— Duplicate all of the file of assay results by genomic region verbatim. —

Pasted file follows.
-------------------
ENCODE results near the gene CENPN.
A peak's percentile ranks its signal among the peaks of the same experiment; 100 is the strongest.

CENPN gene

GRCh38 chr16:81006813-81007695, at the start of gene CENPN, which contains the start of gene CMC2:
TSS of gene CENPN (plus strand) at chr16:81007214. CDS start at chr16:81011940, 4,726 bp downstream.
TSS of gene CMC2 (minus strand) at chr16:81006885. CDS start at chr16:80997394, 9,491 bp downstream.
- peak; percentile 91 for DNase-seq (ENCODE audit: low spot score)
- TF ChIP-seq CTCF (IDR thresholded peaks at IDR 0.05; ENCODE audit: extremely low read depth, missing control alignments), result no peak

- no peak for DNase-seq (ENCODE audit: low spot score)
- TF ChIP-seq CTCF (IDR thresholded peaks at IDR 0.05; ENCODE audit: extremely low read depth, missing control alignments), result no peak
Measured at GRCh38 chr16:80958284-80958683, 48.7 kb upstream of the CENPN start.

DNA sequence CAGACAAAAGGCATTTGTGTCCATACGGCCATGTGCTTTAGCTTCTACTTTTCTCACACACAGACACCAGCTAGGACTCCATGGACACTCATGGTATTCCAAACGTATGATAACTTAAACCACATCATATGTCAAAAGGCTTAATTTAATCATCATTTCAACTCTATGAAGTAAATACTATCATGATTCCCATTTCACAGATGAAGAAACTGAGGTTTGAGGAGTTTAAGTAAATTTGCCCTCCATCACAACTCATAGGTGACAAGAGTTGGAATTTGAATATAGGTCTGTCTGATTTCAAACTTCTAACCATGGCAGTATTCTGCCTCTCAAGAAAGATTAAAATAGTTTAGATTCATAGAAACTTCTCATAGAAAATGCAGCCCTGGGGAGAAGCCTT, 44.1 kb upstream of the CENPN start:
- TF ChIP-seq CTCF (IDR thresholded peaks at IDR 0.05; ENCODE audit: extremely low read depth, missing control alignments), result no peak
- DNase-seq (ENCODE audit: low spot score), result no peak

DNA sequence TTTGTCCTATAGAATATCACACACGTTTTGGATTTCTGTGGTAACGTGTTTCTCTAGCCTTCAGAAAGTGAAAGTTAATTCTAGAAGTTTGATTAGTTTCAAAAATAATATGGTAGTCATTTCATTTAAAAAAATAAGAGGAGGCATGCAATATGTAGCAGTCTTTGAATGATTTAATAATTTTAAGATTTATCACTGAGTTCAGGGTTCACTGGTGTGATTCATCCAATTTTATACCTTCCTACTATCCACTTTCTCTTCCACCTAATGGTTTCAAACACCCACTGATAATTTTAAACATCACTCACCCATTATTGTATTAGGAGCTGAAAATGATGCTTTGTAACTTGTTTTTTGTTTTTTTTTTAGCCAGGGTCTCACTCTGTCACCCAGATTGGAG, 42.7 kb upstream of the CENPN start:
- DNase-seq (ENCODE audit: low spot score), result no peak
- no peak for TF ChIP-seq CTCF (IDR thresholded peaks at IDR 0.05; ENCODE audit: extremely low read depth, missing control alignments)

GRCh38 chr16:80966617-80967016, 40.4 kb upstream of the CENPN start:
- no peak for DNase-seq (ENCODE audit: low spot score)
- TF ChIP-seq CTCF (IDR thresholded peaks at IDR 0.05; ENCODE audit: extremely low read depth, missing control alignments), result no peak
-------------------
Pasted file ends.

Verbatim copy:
ENCODE results near the gene CENPN.
A peak's percentile ranks its signal among the peaks of the same experiment; 100 is the strongest.

CENPN gene

GRCh38 chr16:81006813-81007695, at the start of gene CENPN, which contains the start of gene CMC2:
TSS of gene CENPN (plus strand) at chr16:81007214. CDS start at chr16:81011940, 4,726 bp downstream.
TSS of gene CMC2 (minus strand) at chr16:81006885. CDS start at chr16:80997394, 9,491 bp downstream.
- peak; percentile 91 for DNase-seq (ENCODE audit: low spot score)
- TF ChIP-seq CTCF (IDR thresholded peaks at IDR 0.05; ENCODE audit: extremely low read depth, missing control alignments), result no peak

- no peak for DNase-seq (ENCODE audit: low spot score)
- TF ChIP-seq CTCF (IDR thresholded peaks at IDR 0.05; ENCODE audit: extremely low read depth, missing control alignments), result no peak
Measured at GRCh38 chr16:80958284-80958683, 48.7 kb upstream of the CENPN start.

DNA sequence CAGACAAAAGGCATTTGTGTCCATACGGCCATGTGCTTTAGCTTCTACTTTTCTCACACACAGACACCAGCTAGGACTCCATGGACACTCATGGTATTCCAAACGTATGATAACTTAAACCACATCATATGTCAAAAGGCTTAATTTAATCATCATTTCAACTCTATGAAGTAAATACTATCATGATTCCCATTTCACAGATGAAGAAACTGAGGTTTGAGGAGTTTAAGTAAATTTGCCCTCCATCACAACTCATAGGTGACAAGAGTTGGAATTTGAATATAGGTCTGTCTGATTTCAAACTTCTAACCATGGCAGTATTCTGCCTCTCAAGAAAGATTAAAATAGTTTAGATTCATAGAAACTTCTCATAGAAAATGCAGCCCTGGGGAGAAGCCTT, 44.1 kb upstream of the CENPN start:
- TF ChIP-seq CTCF (IDR thresholded peaks at IDR 0.05; ENCODE audit: extremely low read depth, missing control alignments), result no peak
- DNase-seq (ENCODE audit: low spot score), result no peak

DNA sequence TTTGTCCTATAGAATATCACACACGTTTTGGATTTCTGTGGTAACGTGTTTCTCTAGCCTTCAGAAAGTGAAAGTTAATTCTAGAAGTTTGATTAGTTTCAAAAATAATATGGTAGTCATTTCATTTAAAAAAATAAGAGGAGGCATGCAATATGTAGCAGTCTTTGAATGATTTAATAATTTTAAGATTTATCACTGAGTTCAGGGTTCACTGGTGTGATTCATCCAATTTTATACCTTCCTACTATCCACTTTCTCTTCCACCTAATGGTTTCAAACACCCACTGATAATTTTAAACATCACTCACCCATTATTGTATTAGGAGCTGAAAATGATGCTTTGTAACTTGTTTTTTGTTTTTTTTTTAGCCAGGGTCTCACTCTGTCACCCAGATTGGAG, 42.7 kb upstream of the CENPN start:
- DNase-seq (ENCODE audit: low spot score), result no peak
- no peak for TF ChIP-seq CTCF (IDR thresholded peaks at IDR 0.05; ENCODE audit: extremely low read depth, missing control alignments)

GRCh38 chr16:80966617-80967016, 40.4 kb upstream of the CENPN start:
- no peak for DNase-seq (ENCODE audit: low spot score)
- TF ChIP-seq CTCF (IDR thresholded peaks at IDR 0.05; ENCODE audit: extremely low read depth, missing control alignments), result no peak